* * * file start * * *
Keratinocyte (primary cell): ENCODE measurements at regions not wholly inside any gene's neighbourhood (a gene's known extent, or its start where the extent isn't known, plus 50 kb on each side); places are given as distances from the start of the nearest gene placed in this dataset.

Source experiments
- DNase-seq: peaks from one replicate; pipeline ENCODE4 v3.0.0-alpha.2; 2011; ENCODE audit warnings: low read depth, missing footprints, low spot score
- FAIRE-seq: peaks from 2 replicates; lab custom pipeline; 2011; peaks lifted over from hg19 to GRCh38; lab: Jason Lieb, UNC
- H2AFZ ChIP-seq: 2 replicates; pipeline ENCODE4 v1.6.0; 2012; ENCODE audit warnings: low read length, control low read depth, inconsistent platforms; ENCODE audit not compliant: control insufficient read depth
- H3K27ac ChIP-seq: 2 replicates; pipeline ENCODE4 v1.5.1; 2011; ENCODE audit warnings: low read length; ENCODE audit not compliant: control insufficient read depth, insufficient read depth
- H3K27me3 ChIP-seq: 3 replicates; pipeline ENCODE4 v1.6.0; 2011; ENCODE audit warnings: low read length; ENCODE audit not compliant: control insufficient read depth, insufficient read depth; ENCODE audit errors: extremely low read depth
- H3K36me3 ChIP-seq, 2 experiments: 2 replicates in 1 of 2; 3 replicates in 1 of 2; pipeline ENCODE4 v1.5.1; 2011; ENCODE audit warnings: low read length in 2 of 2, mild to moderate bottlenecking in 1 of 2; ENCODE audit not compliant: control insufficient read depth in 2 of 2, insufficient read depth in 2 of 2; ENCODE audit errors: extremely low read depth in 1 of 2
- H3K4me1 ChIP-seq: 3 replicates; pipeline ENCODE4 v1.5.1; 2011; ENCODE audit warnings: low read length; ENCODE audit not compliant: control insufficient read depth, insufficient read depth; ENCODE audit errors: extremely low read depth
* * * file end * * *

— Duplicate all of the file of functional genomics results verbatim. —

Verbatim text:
Keratinocyte (primary cell): ENCODE measurements at regions not wholly inside any gene's neighbourhood (a gene's known extent, or its start where the extent isn't known, plus 50 kb on each side); places are given as distances from the start of the nearest gene placed in this dataset.

Source experiments
- DNase-seq: peaks from one replicate; pipeline ENCODE4 v3.0.0-alpha.2; 2011; ENCODE audit warnings: low read depth, missing footprints, low spot score
- FAIRE-seq: peaks from 2 replicates; lab custom pipeline; 2011; peaks lifted over from hg19 to GRCh38; lab: Jason Lieb, UNC
- H2AFZ ChIP-seq: 2 replicates; pipeline ENCODE4 v1.6.0; 2012; ENCODE audit warnings: low read length, control low read depth, inconsistent platforms; ENCODE audit not compliant: control insufficient read depth
- H3K27ac ChIP-seq: 2 replicates; pipeline ENCODE4 v1.5.1; 2011; ENCODE audit warnings: low read length; ENCODE audit not compliant: control insufficient read depth, insufficient read depth
- H3K27me3 ChIP-seq: 3 replicates; pipeline ENCODE4 v1.6.0; 2011; ENCODE audit warnings: low read length; ENCODE audit not compliant: control insufficient read depth, insufficient read depth; ENCODE audit errors: extremely low read depth
- H3K36me3 ChIP-seq, 2 experiments: 2 replicates in 1 of 2; 3 replicates in 1 of 2; pipeline ENCODE4 v1.5.1; 2011; ENCODE audit warnings: low read length in 2 of 2, mild to moderate bottlenecking in 1 of 2; ENCODE audit not compliant: control insufficient read depth in 2 of 2, insufficient read depth in 2 of 2; ENCODE audit errors: extremely low read depth in 1 of 2
- H3K4me1 ChIP-seq: 3 replicates; pipeline ENCODE4 v1.5.1; 2011; ENCODE audit warnings: low read length; ENCODE audit not compliant: control insufficient read depth, insufficient read depth; ENCODE audit errors: extremely low read depth